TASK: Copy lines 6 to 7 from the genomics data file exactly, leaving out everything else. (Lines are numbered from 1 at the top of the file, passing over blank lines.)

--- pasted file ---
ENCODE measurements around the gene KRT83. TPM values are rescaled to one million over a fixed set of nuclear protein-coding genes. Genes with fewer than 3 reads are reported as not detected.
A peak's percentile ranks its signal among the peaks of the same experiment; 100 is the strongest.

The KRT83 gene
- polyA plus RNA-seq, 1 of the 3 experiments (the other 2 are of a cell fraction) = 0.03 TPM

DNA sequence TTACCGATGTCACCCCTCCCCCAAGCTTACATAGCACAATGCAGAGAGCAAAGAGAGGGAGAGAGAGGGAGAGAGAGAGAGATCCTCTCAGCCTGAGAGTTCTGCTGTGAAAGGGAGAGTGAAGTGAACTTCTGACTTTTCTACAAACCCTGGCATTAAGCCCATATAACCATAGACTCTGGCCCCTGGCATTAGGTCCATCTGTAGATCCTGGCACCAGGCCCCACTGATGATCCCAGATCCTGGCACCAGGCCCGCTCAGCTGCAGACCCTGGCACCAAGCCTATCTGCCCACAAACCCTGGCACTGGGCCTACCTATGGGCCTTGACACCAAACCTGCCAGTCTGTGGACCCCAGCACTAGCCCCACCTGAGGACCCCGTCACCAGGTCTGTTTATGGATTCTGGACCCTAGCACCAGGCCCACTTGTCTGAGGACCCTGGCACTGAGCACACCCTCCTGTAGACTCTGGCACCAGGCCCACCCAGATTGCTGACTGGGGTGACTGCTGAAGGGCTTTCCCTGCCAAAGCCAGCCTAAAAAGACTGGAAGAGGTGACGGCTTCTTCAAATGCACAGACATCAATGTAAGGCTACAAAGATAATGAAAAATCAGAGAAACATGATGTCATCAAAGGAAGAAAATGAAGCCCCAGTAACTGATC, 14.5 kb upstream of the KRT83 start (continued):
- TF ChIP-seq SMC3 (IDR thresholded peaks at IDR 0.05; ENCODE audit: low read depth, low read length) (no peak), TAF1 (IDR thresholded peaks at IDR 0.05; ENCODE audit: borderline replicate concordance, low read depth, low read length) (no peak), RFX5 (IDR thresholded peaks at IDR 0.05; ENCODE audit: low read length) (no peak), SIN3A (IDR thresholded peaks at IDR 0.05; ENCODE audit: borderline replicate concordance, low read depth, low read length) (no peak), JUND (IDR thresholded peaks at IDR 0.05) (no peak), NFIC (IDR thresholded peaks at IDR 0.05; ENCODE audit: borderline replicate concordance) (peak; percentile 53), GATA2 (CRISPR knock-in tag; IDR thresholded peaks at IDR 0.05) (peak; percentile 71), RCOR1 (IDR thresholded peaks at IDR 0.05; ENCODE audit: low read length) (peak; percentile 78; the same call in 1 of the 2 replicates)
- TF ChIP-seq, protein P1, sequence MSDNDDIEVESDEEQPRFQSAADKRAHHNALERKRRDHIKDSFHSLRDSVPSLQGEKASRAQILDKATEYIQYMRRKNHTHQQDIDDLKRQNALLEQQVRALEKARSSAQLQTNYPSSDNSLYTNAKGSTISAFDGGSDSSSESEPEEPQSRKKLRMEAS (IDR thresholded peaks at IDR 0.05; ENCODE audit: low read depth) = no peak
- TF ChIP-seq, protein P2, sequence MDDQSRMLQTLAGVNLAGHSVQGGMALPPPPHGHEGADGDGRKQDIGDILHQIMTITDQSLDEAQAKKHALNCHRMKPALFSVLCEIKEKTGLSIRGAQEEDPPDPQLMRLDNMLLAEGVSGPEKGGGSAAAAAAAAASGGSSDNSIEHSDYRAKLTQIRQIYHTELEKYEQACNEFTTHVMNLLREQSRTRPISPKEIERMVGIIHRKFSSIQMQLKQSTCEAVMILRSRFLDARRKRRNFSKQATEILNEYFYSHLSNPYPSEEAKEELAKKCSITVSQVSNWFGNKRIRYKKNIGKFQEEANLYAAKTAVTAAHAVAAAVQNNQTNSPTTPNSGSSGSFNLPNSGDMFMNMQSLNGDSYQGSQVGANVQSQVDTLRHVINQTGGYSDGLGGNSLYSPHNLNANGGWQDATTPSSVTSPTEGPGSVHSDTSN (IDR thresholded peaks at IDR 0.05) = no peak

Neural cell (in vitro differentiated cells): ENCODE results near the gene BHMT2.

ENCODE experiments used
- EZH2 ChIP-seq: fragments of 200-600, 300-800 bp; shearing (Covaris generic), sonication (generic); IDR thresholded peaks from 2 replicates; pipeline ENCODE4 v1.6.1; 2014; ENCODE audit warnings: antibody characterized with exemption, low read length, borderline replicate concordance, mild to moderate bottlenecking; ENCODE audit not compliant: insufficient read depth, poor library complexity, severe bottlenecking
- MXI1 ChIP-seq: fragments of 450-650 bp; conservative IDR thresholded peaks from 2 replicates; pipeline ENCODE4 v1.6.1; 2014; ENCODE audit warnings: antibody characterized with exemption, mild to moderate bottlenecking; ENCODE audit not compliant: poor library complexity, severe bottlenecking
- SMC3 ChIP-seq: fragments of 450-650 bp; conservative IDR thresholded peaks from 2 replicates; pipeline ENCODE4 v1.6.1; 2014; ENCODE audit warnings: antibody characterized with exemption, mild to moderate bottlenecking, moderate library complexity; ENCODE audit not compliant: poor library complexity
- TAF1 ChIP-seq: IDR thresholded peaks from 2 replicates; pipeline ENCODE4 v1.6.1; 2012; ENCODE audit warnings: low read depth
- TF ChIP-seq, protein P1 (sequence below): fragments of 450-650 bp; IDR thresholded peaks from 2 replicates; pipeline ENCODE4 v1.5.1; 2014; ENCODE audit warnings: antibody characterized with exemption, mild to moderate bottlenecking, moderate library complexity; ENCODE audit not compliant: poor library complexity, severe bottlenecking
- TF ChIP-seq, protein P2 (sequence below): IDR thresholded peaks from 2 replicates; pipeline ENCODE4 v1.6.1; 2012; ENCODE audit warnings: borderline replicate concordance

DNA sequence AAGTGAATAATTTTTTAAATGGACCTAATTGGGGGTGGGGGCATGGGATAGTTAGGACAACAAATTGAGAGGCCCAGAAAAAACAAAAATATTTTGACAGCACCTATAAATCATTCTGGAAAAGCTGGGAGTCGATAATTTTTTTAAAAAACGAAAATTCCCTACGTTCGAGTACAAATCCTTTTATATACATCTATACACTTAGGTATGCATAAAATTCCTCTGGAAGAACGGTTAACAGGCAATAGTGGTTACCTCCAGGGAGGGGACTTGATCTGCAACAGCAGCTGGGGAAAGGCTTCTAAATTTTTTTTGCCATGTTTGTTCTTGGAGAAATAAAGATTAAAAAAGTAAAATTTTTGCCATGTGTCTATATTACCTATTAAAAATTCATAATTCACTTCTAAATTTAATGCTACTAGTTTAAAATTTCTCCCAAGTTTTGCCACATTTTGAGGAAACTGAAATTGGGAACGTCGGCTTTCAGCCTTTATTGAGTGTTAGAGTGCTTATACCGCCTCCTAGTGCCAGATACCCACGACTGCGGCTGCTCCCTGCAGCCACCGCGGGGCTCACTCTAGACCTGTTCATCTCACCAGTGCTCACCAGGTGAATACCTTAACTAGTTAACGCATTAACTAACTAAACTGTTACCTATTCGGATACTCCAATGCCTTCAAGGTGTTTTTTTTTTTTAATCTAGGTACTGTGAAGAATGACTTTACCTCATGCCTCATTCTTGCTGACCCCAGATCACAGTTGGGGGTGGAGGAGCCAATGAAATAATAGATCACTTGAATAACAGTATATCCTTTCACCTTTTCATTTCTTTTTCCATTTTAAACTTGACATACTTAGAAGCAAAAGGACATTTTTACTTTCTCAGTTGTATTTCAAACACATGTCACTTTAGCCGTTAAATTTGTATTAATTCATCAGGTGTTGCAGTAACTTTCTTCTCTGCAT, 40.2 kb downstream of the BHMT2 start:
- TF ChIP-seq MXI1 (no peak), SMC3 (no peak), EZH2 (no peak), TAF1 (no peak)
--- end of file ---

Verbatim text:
- TF ChIP-seq SMC3 (IDR thresholded peaks at IDR 0.05; ENCODE audit: low read depth, low read length) (no peak), TAF1 (IDR thresholded peaks at IDR 0.05; ENCODE audit: borderline replicate concordance, low read depth, low read length) (no peak), RFX5 (IDR thresholded peaks at IDR 0.05; ENCODE audit: low read length) (no peak), SIN3A (IDR thresholded peaks at IDR 0.05; ENCODE audit: borderline replicate concordance, low read depth, low read length) (no peak), JUND (IDR thresholded peaks at IDR 0.05) (no peak), NFIC (IDR thresholded peaks at IDR 0.05; ENCODE audit: borderline replicate concordance) (peak; percentile 53), GATA2 (CRISPR knock-in tag; IDR thresholded peaks at IDR 0.05) (peak; percentile 71), RCOR1 (IDR thresholded peaks at IDR 0.05; ENCODE audit: low read length) (peak; percentile 78; the same call in 1 of the 2 replicates)
- TF ChIP-seq, protein P1, sequence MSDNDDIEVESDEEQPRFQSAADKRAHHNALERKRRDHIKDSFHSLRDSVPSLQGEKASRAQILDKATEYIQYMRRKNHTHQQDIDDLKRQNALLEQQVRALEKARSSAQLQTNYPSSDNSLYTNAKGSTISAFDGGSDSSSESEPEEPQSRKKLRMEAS (IDR thresholded peaks at IDR 0.05; ENCODE audit: low read depth) = no peak